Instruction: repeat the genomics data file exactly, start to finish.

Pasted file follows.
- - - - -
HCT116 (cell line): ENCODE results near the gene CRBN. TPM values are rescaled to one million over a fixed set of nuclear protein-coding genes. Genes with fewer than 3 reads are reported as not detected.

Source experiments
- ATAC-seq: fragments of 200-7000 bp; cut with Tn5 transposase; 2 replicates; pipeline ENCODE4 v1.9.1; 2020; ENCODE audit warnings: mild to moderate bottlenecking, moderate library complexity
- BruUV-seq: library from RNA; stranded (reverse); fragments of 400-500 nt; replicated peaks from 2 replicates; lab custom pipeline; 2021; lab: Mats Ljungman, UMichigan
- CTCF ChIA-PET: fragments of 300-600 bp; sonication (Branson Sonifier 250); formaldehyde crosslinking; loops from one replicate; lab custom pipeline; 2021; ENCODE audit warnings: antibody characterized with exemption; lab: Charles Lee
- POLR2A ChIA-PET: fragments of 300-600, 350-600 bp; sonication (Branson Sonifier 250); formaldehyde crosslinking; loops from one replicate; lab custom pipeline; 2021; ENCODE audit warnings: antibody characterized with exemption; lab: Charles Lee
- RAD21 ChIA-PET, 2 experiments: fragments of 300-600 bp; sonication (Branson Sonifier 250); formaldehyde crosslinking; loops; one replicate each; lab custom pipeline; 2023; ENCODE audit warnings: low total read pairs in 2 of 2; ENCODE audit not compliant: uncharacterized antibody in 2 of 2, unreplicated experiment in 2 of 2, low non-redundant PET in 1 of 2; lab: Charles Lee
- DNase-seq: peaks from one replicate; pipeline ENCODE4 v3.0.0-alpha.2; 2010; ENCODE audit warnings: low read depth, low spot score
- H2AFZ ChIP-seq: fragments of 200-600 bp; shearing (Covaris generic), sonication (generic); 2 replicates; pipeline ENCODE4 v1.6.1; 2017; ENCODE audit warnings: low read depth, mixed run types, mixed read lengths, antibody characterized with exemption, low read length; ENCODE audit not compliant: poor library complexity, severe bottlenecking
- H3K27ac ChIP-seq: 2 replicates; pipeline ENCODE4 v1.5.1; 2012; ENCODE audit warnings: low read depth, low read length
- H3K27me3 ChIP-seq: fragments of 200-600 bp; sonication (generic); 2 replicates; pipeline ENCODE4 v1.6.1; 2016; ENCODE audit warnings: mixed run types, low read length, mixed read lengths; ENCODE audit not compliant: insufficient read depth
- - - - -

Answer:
HCT116 (cell line): ENCODE results near the gene CRBN. TPM values are rescaled to one million over a fixed set of nuclear protein-coding genes. Genes with fewer than 3 reads are reported as not detected.

Source experiments
- ATAC-seq: fragments of 200-7000 bp; cut with Tn5 transposase; 2 replicates; pipeline ENCODE4 v1.9.1; 2020; ENCODE audit warnings: mild to moderate bottlenecking, moderate library complexity
- BruUV-seq: library from RNA; stranded (reverse); fragments of 400-500 nt; replicated peaks from 2 replicates; lab custom pipeline; 2021; lab: Mats Ljungman, UMichigan
- CTCF ChIA-PET: fragments of 300-600 bp; sonication (Branson Sonifier 250); formaldehyde crosslinking; loops from one replicate; lab custom pipeline; 2021; ENCODE audit warnings: antibody characterized with exemption; lab: Charles Lee
- POLR2A ChIA-PET: fragments of 300-600, 350-600 bp; sonication (Branson Sonifier 250); formaldehyde crosslinking; loops from one replicate; lab custom pipeline; 2021; ENCODE audit warnings: antibody characterized with exemption; lab: Charles Lee
- RAD21 ChIA-PET, 2 experiments: fragments of 300-600 bp; sonication (Branson Sonifier 250); formaldehyde crosslinking; loops; one replicate each; lab custom pipeline; 2023; ENCODE audit warnings: low total read pairs in 2 of 2; ENCODE audit not compliant: uncharacterized antibody in 2 of 2, unreplicated experiment in 2 of 2, low non-redundant PET in 1 of 2; lab: Charles Lee
- DNase-seq: peaks from one replicate; pipeline ENCODE4 v3.0.0-alpha.2; 2010; ENCODE audit warnings: low read depth, low spot score
- H2AFZ ChIP-seq: fragments of 200-600 bp; shearing (Covaris generic), sonication (generic); 2 replicates; pipeline ENCODE4 v1.6.1; 2017; ENCODE audit warnings: low read depth, mixed run types, mixed read lengths, antibody characterized with exemption, low read length; ENCODE audit not compliant: poor library complexity, severe bottlenecking
- H3K27ac ChIP-seq: 2 replicates; pipeline ENCODE4 v1.5.1; 2012; ENCODE audit warnings: low read depth, low read length
- H3K27me3 ChIP-seq: fragments of 200-600 bp; sonication (generic); 2 replicates; pipeline ENCODE4 v1.6.1; 2016; ENCODE audit warnings: mixed run types, low read length, mixed read lengths; ENCODE audit not compliant: insufficient read depth